Operation Desert Storm

American support of Iraq abruptly reversed course in 1990. In August of that year Saddam Husain invaded Kuwait, accusing it of exceeding its OPEC-set quotas of oil production. A few days later he declared Kuwait to be Iraq’s 19th province and installed his cousin as its military-governor. U.S. President George H. W. Bush termed the invasion a “naked act of aggression” and called for a clear and unequivocal withdrawal of Iraqi forces. The United Nations Security Council condemned the invasion, and within days had imposed sanctions on Iraq.

Saddam soon began verbally attacking the Saudis. Saudi Arabia was the largest oil producer in the Middle East and a strategic U.S. ally. President Bush announced that the U.S. would launch a “wholly defensive” mission to prevent Iraq from invading Saudi Arabia. U.N. Resolution 678 gave Iraq until January 15, 1991 to withdraw from Iraq, authorizing the use of force if Iraq refused to comply. The United States began building an international coalition of 34 countries to support such actions which included many Arab states.

Operation Desert Storm began on January 17, 1991 with an aerial bombing campaign aimed at destroying Iraqi military and civilian infrastructures. On February 24 American ground forces entered Kuwait from their staging area in Saudi Arabia and began the process of liberating the country from Iraqi occupation. They were joined by Arab forces advancing from the East. On 27 February, Saddam ordered a retreat from Kuwait, and President Bush declared it liberated.

Coalition forces then entered Iraq. The Iraqi forces suffered massive casualties while coalition casualties were low. American, British and French forces moved within 150 miles of Baghdad before withdrawing. On February 28, President Bush declared a ceasefire stating that the objective of the liberation of Kuwait had been accomplished.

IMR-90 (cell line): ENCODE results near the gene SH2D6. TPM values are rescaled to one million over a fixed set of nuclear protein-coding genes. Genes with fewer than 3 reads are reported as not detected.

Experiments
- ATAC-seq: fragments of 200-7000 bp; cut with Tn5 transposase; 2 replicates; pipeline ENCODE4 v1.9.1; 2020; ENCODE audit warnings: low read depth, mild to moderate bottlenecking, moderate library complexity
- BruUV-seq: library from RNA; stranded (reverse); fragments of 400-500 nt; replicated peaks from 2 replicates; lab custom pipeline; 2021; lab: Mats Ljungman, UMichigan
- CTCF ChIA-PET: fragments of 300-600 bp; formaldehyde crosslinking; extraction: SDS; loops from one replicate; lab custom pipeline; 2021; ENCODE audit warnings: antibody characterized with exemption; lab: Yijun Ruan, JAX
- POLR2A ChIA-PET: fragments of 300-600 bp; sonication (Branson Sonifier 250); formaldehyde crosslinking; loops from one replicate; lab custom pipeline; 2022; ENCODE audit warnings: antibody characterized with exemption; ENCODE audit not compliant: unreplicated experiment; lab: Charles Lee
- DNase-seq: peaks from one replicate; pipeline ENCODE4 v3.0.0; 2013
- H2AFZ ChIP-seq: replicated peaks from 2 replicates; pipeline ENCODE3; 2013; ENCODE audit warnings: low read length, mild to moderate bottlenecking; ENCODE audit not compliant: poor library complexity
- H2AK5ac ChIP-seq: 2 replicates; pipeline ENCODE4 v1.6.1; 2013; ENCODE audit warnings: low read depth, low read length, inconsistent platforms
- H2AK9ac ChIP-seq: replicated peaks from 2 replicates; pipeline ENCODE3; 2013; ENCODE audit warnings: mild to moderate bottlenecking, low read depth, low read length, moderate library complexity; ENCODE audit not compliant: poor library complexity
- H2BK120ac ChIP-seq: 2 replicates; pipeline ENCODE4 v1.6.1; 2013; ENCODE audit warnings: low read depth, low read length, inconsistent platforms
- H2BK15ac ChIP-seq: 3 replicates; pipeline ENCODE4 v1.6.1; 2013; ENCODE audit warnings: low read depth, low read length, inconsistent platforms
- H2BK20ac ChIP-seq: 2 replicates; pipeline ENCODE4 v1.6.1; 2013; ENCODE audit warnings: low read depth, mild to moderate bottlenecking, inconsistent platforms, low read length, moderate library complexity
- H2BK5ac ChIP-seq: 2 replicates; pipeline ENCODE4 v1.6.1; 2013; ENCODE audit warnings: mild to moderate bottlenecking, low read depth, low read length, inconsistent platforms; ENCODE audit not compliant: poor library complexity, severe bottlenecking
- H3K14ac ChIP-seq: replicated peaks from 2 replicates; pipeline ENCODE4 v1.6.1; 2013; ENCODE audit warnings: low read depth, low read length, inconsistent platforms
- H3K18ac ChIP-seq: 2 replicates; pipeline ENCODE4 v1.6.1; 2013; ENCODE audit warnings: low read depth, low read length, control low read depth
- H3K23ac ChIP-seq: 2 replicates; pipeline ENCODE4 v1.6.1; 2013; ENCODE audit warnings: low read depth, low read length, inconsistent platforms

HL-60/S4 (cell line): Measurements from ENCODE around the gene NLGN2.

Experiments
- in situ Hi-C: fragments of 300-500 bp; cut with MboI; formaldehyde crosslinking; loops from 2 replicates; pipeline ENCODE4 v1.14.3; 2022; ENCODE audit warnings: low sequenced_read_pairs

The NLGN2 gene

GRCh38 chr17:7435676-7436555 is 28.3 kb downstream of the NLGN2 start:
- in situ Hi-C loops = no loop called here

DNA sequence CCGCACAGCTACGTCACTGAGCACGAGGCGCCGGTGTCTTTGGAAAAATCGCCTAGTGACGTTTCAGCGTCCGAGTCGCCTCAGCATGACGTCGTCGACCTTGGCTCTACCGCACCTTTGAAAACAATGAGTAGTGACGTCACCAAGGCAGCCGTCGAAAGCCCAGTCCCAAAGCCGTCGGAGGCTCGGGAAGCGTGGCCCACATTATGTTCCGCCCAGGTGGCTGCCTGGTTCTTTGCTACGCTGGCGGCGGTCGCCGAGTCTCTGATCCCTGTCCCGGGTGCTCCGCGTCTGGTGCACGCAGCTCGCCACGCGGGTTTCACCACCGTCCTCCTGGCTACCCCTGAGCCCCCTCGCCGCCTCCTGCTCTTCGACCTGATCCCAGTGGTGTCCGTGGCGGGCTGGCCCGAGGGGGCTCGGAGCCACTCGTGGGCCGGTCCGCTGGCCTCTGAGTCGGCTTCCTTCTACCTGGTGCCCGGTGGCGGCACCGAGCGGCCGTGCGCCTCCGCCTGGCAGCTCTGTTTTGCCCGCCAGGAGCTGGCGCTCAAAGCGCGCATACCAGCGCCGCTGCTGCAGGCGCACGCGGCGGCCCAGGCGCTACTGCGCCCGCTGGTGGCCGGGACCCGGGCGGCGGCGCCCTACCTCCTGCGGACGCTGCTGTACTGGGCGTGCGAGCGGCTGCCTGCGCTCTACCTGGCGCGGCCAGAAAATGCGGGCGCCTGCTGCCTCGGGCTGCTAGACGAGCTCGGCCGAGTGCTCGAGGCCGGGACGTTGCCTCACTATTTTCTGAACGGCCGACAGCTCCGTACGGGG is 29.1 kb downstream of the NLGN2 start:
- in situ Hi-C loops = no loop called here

Some criticized the Bush administration for allowing Saddam Husain to remain in power, rather than pushing on to capture Baghdad and overthrow his government. But the American President was adamant that his military forces would not exceed the mandate of the United Nations, which merely called for the restoration of sovereignty to Kuwait.

Events Under Geroge W. Bush

A decade later, after the horrendous terrorist attacks on New York and the Pentagon in 2001 masterminded by al-Qaida, President George W. Bush, declared war on Iraq claiming that it was in league with al-Qaida and was equipping its members with weapons of mass destruction.

Saddam Husain’s links to al-Qaida were never proven, and the claims tying him to this militant religious group were highly suspicious. Saddam was not a religious person; he knew how to cite Islamic scripture in speeches to show his loyalty to Islam, but didn’t go beyond that. His policies showed a strong secularist rather than religious orientation, and the religious extremists of al-Qaida tended to regard him as a religious heretic and infidel like so many others whom they opposed.

Nor were any weapons of mass destruction ever found in Iraq despite exhaustive searches for them. It soon became apparent that these claims of Iraqi links with al-Qaida and weapons of mass destruction were simply a pretext offered by the Bush administration to rationalize the invasion of Iraq and depose Saddam. Some mused that the younger Bush had vowed to finish the job that his father had left undone, and remove Saddam Husain from power once and for all.

shockandaweIn March 2003 American forces began their massive “shock and awe” military strikes against Iraq. Once American forces had deposed Saddam Husain, they banned his ruling Ba’ath party, systematically dismantled the existing government, and disbanded the Sunni dominated military and police forces. As Fareed Zakaria notes,